Can The Obama Administration's Five-Year Plan For Digital Learning Work?

There's a buzz around making learning digital, no doubt spurred by Apple's recent declaration that iBooks 2 is the future of education. Now, the Obama administration has come out in support of digital learning, claiming that all students will be using digital textbooks within five years. But can that really happen?

In an interview with Associated Press, Education Secretary Arne Duncan and FCC chairman Julius Genachowski state that the Obama administration has set a goal for getting digital textbooks in the hands of all students. That time frame is just five years.

This goes hand-in-hand with an FCC manifesto for the future of digital learning called the Digital Textbook Playbook. Tellingly, that document isn't insistent that the iPad is the future of learning. Rather, it suggests the use of smartphones, tablets, and laptops, presumably a way of making use of some existing technology — as well as technology already owned by many students.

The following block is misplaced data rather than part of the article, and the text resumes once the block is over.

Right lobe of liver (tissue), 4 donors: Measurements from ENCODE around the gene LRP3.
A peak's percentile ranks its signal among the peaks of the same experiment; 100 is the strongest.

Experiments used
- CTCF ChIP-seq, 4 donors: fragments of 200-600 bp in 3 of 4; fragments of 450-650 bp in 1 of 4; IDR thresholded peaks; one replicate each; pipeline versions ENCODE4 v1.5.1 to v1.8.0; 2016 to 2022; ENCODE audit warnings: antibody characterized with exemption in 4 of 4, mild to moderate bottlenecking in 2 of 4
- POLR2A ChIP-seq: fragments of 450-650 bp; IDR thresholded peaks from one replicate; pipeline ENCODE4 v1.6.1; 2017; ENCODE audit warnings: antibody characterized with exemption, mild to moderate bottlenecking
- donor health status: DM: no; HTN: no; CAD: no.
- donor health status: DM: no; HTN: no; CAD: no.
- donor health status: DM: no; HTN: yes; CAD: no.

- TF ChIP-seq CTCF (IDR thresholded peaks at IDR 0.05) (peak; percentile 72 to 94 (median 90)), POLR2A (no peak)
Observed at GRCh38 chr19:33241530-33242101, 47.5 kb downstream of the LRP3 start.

Relying on students, however, is an awful idea, especially in deprived areas. There's no denying that a digital learning is a good idea — in fact, research shows that technology-assisted learning can get students learning 30-80 percent faster. But to make it work requires capital investment in hardware and ongoing cash for support. However you look at it, cost is a huge issue.

Currently, the education future suggested by Apple doesn't make economic sense. However, the FCC's Digital Textbook Playbook suggests that the transition will see a savings of about $600 per student per year, owing to reduced copy and paper costs, savings from online assessments, and expected cost reductions from lowered drop-out rates. That's a huge positive.

Capital investment remains a problem, though. If someone can find an affordable way to provide students with a suitable device, then we're home and dry. Until then, this five year plan seems ambitious. [AP and FCC via The Verge; Image: flickingerbrad]